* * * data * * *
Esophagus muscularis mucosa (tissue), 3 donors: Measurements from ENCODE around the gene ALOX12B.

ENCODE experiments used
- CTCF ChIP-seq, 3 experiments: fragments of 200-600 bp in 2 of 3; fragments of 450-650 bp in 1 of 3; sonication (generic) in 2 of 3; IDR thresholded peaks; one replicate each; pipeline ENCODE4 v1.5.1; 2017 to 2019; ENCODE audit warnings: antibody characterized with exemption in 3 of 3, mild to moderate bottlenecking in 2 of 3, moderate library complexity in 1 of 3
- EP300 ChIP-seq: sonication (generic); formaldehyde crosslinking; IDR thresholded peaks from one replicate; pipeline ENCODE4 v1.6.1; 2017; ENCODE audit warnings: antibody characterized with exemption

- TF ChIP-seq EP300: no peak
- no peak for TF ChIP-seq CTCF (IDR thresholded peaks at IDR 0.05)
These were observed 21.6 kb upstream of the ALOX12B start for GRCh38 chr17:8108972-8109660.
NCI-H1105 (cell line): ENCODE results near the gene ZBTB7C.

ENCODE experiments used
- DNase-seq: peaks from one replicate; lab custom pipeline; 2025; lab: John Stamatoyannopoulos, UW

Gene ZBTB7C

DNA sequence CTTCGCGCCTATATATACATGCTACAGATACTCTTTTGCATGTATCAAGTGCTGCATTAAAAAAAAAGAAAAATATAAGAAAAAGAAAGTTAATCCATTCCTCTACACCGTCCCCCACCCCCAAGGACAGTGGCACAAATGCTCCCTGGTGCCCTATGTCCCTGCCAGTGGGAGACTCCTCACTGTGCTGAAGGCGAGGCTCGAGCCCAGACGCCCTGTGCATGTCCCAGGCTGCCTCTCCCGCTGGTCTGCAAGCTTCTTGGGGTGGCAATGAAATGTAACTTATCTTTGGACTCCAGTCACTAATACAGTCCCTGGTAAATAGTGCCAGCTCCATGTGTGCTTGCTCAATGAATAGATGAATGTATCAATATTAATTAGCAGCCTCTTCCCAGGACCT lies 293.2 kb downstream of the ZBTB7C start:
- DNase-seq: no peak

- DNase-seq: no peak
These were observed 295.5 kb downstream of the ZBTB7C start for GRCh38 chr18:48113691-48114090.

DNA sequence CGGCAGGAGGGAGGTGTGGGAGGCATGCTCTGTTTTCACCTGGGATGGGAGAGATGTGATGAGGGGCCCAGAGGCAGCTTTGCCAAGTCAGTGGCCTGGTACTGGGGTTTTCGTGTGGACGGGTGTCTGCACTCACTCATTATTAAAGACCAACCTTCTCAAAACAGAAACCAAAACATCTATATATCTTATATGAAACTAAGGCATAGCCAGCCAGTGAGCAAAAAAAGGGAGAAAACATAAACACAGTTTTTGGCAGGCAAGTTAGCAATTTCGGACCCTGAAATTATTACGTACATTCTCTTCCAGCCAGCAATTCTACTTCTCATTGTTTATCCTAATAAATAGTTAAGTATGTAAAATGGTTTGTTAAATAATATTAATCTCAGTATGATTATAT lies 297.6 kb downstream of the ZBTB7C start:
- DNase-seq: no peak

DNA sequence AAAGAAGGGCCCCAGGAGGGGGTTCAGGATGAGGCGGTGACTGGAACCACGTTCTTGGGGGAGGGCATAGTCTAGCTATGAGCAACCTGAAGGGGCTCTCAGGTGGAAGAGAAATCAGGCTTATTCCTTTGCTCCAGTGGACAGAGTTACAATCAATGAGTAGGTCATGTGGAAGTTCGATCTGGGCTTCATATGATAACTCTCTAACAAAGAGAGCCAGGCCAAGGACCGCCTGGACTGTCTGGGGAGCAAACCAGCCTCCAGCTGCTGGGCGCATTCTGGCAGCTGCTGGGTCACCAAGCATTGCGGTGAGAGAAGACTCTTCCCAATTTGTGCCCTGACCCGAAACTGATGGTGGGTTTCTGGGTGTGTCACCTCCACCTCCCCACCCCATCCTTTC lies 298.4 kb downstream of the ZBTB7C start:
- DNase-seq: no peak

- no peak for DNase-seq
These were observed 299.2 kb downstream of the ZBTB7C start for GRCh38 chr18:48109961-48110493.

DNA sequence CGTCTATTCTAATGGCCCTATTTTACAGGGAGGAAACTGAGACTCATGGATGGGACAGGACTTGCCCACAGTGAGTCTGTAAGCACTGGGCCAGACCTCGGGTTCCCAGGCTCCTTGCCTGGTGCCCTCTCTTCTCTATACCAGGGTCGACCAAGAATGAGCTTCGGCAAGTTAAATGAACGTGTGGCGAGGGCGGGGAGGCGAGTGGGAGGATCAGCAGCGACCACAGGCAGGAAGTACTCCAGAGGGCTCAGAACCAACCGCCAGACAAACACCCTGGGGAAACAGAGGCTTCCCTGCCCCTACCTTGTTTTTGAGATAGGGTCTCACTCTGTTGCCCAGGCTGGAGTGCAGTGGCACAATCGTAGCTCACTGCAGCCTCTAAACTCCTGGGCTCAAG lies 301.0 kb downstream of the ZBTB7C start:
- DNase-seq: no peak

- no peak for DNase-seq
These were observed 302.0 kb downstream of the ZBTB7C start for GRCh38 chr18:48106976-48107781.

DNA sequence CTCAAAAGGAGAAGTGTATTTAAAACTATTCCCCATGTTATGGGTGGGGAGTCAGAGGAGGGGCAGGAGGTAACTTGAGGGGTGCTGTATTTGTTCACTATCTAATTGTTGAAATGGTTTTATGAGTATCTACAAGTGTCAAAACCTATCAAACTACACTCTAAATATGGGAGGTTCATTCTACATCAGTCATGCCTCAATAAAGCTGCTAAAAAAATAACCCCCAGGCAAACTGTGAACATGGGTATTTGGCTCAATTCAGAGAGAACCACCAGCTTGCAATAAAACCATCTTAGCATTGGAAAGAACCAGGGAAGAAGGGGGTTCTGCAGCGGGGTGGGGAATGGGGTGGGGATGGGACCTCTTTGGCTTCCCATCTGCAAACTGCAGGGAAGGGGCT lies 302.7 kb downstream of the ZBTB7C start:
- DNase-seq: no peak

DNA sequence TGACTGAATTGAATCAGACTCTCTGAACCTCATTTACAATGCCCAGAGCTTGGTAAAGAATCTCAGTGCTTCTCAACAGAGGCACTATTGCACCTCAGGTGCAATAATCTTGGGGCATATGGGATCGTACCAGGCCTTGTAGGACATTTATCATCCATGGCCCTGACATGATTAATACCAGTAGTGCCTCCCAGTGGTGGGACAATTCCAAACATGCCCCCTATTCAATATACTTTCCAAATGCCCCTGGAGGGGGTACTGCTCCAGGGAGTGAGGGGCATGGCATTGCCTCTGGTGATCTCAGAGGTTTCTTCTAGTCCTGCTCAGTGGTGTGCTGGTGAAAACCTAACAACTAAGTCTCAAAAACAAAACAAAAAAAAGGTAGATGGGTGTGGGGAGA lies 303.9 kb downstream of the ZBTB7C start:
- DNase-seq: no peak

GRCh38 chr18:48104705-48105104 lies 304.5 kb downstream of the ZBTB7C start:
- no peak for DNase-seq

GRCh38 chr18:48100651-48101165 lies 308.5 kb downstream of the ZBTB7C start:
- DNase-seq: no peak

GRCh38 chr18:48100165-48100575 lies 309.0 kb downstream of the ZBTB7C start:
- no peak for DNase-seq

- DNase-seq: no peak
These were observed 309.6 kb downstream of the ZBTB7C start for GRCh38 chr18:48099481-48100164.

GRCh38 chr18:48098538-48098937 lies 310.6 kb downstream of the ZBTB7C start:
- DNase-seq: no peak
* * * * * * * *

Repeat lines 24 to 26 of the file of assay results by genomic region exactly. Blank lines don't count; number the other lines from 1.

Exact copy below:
- no peak for DNase-seq
These were observed 302.0 kb downstream of the ZBTB7C start for GRCh38 chr18:48106976-48107781.

DNA sequence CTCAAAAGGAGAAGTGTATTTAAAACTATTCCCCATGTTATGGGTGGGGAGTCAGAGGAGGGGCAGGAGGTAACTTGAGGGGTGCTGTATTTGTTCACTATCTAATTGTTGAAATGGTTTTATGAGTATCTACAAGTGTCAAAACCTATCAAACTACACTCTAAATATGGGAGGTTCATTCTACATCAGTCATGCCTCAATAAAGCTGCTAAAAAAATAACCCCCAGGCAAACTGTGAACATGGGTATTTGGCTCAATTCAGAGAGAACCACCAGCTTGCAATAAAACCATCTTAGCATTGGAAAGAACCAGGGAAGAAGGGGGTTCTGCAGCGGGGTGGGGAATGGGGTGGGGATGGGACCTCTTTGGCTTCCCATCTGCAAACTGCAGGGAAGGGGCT lies 302.7 kb downstream of the ZBTB7C start: